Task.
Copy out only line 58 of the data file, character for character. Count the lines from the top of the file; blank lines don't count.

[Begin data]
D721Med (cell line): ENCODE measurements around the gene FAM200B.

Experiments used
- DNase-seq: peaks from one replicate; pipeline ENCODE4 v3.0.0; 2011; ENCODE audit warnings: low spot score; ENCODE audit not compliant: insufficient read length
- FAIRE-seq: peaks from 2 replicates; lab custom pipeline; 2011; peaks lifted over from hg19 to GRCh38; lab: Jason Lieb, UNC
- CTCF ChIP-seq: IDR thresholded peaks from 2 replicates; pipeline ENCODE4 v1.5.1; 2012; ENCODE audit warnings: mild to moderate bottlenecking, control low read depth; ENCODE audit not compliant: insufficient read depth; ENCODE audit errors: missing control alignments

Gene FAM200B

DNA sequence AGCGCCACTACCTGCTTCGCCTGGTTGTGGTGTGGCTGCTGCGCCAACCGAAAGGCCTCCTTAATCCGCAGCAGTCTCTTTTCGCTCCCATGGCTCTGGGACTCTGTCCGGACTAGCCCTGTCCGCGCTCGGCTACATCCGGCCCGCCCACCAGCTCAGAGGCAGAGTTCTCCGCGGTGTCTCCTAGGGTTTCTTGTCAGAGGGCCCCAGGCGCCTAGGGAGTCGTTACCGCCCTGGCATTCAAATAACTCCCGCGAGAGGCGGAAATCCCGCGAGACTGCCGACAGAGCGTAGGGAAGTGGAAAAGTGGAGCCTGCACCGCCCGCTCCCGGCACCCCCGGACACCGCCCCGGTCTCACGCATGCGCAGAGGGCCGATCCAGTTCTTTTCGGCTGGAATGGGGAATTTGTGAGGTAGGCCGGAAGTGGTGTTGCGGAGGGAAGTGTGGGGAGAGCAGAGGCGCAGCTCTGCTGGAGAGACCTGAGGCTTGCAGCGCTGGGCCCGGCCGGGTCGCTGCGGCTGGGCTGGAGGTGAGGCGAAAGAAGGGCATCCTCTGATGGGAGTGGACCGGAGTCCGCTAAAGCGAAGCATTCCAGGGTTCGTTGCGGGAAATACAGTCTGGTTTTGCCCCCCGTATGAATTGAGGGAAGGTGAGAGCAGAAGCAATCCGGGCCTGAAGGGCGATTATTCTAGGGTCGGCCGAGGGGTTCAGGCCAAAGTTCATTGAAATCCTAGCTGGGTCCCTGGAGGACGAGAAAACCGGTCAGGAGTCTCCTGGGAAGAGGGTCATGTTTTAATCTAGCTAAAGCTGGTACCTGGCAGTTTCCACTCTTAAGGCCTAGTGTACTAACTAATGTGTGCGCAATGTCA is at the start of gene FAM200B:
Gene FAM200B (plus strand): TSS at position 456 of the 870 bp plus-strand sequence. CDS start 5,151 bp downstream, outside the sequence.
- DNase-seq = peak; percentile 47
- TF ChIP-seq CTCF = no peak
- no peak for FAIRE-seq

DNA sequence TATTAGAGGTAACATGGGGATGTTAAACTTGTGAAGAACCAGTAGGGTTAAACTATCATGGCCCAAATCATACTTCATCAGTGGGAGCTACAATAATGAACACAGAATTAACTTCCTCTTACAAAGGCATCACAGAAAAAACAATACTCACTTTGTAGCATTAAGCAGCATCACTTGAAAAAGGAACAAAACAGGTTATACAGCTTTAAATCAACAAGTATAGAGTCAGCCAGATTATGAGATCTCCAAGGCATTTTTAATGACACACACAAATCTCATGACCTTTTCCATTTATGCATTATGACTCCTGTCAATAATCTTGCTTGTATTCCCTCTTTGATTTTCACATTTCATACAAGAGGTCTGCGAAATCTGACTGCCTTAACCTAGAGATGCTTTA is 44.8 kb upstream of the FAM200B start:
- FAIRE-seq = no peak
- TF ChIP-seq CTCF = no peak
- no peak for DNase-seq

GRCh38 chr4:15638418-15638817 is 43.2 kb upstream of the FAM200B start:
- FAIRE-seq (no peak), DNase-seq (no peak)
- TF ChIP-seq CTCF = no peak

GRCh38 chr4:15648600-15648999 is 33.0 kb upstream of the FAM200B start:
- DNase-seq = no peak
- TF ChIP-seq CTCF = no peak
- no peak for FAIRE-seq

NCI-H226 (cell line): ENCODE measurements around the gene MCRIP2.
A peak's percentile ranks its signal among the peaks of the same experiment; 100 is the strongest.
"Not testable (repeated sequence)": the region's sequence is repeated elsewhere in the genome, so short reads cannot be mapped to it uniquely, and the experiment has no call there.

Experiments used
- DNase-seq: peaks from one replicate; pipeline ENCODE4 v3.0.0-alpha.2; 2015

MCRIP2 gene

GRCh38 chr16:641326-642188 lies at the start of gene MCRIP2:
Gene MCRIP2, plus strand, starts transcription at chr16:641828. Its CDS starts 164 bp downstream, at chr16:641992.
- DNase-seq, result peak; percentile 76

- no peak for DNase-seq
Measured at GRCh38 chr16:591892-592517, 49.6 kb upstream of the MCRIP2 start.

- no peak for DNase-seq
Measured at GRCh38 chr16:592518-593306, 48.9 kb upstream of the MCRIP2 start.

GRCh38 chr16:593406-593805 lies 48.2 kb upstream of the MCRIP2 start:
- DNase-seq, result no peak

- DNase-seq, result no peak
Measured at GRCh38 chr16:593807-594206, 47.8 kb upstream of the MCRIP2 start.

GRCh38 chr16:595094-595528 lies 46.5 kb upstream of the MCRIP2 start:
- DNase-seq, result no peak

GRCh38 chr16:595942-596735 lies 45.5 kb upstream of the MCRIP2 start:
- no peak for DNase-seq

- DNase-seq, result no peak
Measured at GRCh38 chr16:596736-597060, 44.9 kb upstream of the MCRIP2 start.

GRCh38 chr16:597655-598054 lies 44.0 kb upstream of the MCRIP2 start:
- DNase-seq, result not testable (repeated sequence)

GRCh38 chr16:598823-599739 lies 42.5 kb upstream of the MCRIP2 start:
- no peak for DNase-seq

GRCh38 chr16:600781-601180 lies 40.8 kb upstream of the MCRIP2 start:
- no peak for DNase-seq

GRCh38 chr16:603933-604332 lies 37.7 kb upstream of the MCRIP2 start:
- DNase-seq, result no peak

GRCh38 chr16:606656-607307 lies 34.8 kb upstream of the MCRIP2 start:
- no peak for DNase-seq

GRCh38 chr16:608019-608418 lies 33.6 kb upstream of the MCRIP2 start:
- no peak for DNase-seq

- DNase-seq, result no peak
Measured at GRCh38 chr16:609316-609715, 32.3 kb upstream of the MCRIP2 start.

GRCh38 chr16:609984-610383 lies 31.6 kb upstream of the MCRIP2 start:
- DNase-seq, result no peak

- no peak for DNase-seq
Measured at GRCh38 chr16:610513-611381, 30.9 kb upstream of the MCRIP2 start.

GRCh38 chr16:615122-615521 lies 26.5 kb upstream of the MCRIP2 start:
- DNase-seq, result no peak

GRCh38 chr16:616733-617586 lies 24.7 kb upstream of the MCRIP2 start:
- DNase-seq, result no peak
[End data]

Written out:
- DNase-seq, result no peak